Wood pellets are:

  • Able to burn hotter than wood chips.
  • Suitable for cold and hot smoking.
  • Supply a thick consistent smoke
  • Slow-burning
  • Produce a deep smoky flavor
  • Available in many types such as pecan, oak, cherry, hickory, and mesquite.

Not all pellets are created equal. Different brands will give you different results, which will have a significant impact on your smoking journey.

Some smokers will have their own brand of pellets and suggest you use them.

But generally, smoking fans will have their favorites and the ones they swear by.

Remember to keep in mind the different flavors available and pick the right one for the foods you plan on cooking.

Recommended Articles:

“Barbecue may not be the road to world peace, but it's a start.”

- Anthony Bourdain, Renowned Chef, Author, and Journalist


Should I soak the pellets in water before using them?

It's not recommended to soak the pellets in water. Dry wood pellets will last longer and get hotter if you don't soak them. In order for them to get hot enough to smolder, they should reach around 250 degrees. [1]

Which pellet flavor should I use?

All wood pellet flavors are used for different types of meat. First, you should decide what you want to cook, and you should purchase or use the corresponding pellets after. For example, hickory, cherry, oak, and pecan are great for lamb. Apple and Mesquite wood pellets are good for seafood.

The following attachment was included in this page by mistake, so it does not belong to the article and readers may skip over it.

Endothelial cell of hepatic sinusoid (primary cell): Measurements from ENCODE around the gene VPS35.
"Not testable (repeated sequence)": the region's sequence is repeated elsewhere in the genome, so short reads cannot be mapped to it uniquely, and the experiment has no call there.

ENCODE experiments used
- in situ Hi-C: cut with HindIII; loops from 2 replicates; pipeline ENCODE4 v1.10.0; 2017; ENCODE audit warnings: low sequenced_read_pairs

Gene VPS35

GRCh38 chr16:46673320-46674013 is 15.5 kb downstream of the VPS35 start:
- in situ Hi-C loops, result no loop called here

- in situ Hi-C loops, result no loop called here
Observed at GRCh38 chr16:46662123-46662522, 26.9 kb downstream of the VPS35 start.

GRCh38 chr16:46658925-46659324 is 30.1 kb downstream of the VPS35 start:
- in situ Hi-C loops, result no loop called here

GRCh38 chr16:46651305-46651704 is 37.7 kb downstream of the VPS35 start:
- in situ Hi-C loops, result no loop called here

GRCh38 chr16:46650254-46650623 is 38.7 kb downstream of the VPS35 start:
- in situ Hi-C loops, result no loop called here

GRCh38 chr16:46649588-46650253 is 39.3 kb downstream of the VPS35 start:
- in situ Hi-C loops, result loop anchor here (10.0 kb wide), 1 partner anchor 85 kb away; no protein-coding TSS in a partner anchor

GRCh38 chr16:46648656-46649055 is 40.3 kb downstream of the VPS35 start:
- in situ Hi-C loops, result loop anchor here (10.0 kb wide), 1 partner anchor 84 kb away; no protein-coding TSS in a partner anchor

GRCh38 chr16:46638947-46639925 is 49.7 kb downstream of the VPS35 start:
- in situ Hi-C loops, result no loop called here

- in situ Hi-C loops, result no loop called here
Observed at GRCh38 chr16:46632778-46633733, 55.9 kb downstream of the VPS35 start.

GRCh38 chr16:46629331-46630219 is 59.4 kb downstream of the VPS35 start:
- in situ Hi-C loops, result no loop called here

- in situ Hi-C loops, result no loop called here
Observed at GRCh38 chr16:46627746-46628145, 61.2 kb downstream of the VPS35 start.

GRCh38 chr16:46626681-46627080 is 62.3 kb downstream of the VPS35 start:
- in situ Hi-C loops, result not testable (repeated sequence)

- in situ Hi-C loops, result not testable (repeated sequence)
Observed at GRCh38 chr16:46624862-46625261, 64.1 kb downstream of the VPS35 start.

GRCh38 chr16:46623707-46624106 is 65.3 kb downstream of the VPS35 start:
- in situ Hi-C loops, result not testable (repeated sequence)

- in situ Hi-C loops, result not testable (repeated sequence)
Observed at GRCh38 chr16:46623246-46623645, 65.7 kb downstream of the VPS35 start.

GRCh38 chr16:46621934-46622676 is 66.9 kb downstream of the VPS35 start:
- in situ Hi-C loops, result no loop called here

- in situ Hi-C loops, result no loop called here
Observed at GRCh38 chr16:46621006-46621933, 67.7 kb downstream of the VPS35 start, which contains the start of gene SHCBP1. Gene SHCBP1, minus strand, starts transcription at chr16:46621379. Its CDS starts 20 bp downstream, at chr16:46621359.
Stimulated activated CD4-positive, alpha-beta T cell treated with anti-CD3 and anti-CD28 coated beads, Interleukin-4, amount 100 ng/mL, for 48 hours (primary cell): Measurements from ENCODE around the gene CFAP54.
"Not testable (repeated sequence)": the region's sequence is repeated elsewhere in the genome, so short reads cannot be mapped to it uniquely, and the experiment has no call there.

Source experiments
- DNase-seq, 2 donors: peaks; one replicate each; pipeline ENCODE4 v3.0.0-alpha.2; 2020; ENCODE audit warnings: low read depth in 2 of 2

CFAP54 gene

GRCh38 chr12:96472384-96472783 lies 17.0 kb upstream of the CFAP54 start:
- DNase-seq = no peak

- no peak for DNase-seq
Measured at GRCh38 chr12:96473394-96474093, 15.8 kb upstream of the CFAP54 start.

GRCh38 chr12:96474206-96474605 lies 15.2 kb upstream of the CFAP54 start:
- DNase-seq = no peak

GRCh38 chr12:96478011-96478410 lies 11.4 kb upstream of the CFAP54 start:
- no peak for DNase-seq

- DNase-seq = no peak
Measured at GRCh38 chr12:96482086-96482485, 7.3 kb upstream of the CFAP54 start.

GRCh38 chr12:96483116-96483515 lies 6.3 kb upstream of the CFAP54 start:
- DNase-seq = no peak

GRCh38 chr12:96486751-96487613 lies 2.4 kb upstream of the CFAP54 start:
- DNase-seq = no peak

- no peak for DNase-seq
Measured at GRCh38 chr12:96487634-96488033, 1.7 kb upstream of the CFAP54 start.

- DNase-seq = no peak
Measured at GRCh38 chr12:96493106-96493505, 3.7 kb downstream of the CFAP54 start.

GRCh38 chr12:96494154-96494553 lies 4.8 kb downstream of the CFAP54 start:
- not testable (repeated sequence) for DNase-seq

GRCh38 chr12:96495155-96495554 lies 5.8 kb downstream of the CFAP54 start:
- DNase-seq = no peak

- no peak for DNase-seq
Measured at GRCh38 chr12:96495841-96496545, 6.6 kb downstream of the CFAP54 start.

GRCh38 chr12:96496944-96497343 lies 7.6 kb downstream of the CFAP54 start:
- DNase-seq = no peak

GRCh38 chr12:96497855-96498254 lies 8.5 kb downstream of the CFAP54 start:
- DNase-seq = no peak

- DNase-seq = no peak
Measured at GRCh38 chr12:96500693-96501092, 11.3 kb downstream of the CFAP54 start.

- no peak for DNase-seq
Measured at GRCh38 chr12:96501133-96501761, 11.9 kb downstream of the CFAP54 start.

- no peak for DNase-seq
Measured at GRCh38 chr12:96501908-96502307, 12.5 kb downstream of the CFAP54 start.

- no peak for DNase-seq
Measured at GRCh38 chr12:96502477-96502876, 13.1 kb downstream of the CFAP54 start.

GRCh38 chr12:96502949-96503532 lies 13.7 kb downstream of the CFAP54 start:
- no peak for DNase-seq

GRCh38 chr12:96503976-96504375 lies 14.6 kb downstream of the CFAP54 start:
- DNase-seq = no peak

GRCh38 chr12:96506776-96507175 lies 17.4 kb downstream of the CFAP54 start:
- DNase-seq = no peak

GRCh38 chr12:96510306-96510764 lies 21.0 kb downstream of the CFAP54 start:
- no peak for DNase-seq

How many wood pellets do I need?

Usage depends on the temperature setting and weather conditions (cold and wind will increase pellet consumption), but a 20-pound back is usually enough for several cooks. A pellet grill will usually use about ½ pound of pellets per hour.


Was this article helpful?

About the author

Devon Ferguson
Senior Editor
Devon Ferguson is the senior editor at Carnivore Style who loves dining and traveling. This well-traveled meat hunter has scaled cities high and low to scout sources for the finest meats. He's tested and reviewed nearly every grill, smoker and meat delivery box on the market.
Learn more about our editorial policy
Leave a Reply

Your email address will not be published. Required fields are marked *